We Minnesotans embrace our unofficial state slogan, “Minnesota Nice.” In fact, we wear it on our sleeves–literally. Minnesota-branded t-shirts, hoodies, mugs, posters and prints are unironically beloved by the young and old–and the cool kids and regular folks–alike. We even have entire stores (Love from Minnesota, Minnesot-Ah! and Minnesota Bound all at the Mall of America) dedicated to Minnesota-themed merchandise. Long story short: We love our home state, and aren’t afraid to let it be known.
Designer Alex Smith has been at it since 2007 with his independent streetwear brand Minnesota Nice Clothing, though on a decidedly more underground bent than what you’d find at a Megamall kiosk. Over the years, the brand has been sold primarily at hip hop record store Fifth Element, at music festivals and block parties, online and through word-of-mouth. The 26-year-old St. Paul native recently relaunched the brand a couple of years after launching offshoot brand Minnesota Vice, which Smith has described as “born as the bad older brother” of Minnesota Nice and took on a more dystopian, less Minnesotan-oriented bent.
The revamped Minnesota Nice collection has been quietly rolling out exclusively at MinnesotaNiceClothing.com over the past month, its signature Minnesota state silhouette underscored by the word “NICE” reimagined in a series of eye-popping colors and patterns. The relaunch also includes the return of a few old favorites, like the “Grand Theft Auto: Vice City”-inspired “Mpls-St. Paul: Nice City” design, a redux of the Minnesota Twins shaking-hands logo, and the “Purple Stain” tank top with a silhouette of Prince and “Minnesota Vice” in Purple Rain font.
I stopped by Smith’s studio housed in a secluded Northeast Minneapolis warehouse to talk more about what Smith has in store for Minnesota Nice Clothing.
“Minnesota Nice” Yellow Tee, $19.99 at MinnesotaNiceClothing.com
Q: What was the inspiration behind Minnesota Vice?
A: In 2010, ’11, ’12, I just think there was a shift going on–everything was shutting down, and everybody thought it was the apocalypse, and there was Occupy Wall Street and all that stuff. “We Don’t C.A.R.E.”–that’s what that stuff was about. But I think the next thing is going to be taking aim at the people who are manufacturing our culture and selling it back to us. All of a sudden, you have to pay to be a rebel, or to be a counter-culture person. You pay more to be considered different. That’s what streetwear is basically geared toward selling–charging kids money to think that they’re rebelling. Kids are walking around with shirts that say “kilos and machine guns”–they’re selling us crime.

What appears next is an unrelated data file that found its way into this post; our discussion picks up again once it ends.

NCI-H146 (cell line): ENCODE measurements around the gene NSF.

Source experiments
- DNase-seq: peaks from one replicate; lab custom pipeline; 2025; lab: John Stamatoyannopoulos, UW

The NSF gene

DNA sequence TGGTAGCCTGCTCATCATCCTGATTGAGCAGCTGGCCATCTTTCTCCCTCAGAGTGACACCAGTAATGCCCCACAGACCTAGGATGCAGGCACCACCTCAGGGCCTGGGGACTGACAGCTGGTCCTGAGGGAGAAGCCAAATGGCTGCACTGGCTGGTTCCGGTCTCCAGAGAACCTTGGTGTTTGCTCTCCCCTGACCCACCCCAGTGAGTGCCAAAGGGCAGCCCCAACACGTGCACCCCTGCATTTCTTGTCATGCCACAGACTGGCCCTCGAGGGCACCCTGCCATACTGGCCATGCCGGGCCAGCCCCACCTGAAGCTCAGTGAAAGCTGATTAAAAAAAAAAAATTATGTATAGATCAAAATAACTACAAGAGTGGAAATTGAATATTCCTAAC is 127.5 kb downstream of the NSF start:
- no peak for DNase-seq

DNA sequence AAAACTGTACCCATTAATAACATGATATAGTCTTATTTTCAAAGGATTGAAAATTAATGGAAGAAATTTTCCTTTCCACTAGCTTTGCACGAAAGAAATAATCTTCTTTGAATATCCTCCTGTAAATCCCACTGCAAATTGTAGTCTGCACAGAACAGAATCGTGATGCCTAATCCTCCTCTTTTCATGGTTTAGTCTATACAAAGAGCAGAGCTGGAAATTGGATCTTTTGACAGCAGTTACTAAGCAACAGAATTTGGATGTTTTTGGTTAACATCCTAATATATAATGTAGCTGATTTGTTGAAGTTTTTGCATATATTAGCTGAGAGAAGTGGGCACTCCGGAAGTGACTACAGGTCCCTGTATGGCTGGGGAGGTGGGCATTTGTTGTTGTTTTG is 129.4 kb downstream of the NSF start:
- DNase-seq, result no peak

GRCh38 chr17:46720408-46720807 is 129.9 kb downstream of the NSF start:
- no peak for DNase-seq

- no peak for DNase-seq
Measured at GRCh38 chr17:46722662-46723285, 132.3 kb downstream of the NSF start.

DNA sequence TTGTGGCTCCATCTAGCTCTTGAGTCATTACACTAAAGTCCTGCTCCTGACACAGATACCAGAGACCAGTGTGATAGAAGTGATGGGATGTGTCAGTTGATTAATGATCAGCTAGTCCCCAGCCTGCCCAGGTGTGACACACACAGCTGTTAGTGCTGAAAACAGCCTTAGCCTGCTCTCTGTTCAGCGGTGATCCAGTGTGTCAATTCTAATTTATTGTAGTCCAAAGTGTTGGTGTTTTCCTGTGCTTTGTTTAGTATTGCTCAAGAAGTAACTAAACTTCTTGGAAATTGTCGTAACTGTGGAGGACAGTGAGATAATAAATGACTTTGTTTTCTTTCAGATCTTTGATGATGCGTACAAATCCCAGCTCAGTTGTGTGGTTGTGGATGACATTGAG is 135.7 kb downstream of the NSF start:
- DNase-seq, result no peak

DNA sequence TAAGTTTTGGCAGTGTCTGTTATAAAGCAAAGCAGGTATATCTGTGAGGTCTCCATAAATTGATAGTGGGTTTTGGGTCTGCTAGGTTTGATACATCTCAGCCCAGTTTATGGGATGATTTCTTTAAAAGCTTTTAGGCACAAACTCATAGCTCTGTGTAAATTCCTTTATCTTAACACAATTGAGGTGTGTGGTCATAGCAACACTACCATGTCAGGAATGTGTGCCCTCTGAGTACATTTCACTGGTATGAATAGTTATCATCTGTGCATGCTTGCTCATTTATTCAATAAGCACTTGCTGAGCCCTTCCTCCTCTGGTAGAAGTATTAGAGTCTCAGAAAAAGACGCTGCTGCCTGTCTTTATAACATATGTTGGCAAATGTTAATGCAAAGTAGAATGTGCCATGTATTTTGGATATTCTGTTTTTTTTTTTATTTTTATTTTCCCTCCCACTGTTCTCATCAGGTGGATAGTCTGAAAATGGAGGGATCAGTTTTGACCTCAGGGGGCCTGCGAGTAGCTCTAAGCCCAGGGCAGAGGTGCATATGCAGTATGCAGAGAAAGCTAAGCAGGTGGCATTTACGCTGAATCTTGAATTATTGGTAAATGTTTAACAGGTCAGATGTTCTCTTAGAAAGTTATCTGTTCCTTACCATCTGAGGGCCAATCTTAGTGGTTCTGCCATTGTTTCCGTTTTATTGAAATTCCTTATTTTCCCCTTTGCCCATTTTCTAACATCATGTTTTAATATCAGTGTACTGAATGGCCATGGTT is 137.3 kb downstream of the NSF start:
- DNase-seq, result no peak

Q: Why did you decide to refocus back to the original Minnesota Nice concept?
A: It was actually Stef (Alexander, a.k.a. rapper P.O.S.) that reminded me–“Why are you not working on the Minnesota Nice stuff? People love it, and you could be making a living off that for the rest of your life if you wanted to.” And I was like, “That’s a good point.” I wasn’t motivated to do it for a while because there aren’t many cool, edgy ways to play around with the idea of Minnesota that isn’t already super obvious. Like, there’s already every sports team, every Prince reference, everything. It was getting lame and hard to do, because like, what is cool that isn’t corny about Minnesota, and how do you say that without sounding corny? The idea to relaunch Minnesota Nice came partly with that, and partly with seeing tons of people out there stealing the idea, which is fine, because it’s not really an idea that’s anybody’s–it’s a phrase and a state, it’s not even copyrightable. It was just about bringing that back, and finally coming back around to respecting how much people love this place, and how much I love this place, too, and all the other weird people out there who also love this place.
Minnesota Nice Clothing studio photo by Jahna Peloquin
Q: How do you plan on expanding the Minnesota Nice brand?
A: I’m not really a fashion guy (laughs). I mean if you see me right now you might say I’m styling, but I’d like to do something on nicer gear. I’d like to move into using fabrics that have utility, like making stuff out of 100% wind and rainproof fabric. But I want to keep it reasonable. Supreme and other companies can charge a lot of money for a t-shirt, but I’m trying not to be a bourgie streetwear brand because I think that whole genre is super lame. It’s like, there’s hipster GQ stuff, and then there’s streetwear–all of that puts you in some sort of category.
Q: What’s different about the new Minnesota Nice designs?
A: What I’ve been doing is taking the Minnesota Nice design and filling it with different patterns. I always wanted to do a recurring series of fills in the state that are somehow state associated–like for instance, Native American patterns and quilt art, and Hmong people, and Somali people–and just do a whole series of Minnesota Nice designs that are centered around groups that are not considered traditionally Minnesotan, and just really expand on that. Because that design is so simple, you can put anything on it, sort of collaborating with everybody, giving everyone their own little thing somehow–celebrating all the things that’s Minnesotan and not traditionally Minnesotan.
Inside the Minnesota Nice Clothing studio. Photos by Jahna Peloquin